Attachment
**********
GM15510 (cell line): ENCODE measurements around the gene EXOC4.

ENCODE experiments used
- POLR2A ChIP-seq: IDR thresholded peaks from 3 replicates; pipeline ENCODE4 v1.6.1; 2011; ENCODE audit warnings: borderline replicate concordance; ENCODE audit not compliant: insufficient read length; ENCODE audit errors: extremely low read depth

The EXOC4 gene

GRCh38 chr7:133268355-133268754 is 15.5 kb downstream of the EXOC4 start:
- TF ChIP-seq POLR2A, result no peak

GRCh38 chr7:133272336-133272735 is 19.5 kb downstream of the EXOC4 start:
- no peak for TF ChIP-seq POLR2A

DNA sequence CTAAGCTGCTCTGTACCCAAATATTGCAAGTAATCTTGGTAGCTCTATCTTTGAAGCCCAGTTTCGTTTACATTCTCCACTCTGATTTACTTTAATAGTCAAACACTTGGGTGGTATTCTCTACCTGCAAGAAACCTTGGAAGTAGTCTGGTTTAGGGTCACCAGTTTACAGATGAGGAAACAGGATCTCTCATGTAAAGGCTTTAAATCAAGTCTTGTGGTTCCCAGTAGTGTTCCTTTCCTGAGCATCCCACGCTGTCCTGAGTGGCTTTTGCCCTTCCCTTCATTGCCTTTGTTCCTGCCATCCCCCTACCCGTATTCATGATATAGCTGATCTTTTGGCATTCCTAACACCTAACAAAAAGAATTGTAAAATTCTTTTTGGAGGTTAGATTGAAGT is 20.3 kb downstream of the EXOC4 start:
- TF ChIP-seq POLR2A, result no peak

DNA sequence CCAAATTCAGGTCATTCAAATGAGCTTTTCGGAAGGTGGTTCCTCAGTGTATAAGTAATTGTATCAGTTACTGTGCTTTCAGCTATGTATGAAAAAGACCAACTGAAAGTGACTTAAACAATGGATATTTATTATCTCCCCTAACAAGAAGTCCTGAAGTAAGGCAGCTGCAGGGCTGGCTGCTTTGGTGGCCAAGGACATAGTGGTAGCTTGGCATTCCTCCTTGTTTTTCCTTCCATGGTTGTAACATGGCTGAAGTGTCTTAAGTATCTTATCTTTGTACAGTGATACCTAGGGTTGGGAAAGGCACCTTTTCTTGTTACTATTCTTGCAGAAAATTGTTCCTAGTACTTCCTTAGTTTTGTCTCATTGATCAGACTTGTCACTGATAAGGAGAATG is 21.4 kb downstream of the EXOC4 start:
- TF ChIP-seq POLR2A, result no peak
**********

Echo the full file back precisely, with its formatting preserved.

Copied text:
GM15510 (cell line): ENCODE measurements around the gene EXOC4.

ENCODE experiments used
- POLR2A ChIP-seq: IDR thresholded peaks from 3 replicates; pipeline ENCODE4 v1.6.1; 2011; ENCODE audit warnings: borderline replicate concordance; ENCODE audit not compliant: insufficient read length; ENCODE audit errors: extremely low read depth

The EXOC4 gene

GRCh38 chr7:133268355-133268754 is 15.5 kb downstream of the EXOC4 start:
- TF ChIP-seq POLR2A, result no peak

GRCh38 chr7:133272336-133272735 is 19.5 kb downstream of the EXOC4 start:
- no peak for TF ChIP-seq POLR2A

DNA sequence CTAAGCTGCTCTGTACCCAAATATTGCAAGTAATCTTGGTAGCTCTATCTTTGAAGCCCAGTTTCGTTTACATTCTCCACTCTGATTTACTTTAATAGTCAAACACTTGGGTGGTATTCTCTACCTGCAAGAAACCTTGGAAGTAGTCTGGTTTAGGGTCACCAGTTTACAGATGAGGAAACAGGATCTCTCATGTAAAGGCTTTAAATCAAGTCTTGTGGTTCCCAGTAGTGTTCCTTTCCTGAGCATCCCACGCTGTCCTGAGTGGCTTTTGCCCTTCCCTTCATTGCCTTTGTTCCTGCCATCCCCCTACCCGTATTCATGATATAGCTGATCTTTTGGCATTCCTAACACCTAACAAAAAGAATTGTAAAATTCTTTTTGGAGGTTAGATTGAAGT is 20.3 kb downstream of the EXOC4 start:
- TF ChIP-seq POLR2A, result no peak

DNA sequence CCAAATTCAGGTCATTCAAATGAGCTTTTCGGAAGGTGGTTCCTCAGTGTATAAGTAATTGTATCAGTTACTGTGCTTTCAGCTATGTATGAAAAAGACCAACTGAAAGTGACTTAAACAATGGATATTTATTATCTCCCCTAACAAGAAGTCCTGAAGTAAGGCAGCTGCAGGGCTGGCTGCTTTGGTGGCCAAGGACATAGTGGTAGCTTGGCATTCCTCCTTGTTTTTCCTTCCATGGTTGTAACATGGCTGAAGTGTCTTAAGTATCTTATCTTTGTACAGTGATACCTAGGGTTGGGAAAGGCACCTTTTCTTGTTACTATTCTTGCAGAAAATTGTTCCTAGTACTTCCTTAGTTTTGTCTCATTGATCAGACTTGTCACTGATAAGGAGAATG is 21.4 kb downstream of the EXOC4 start:
- TF ChIP-seq POLR2A, result no peak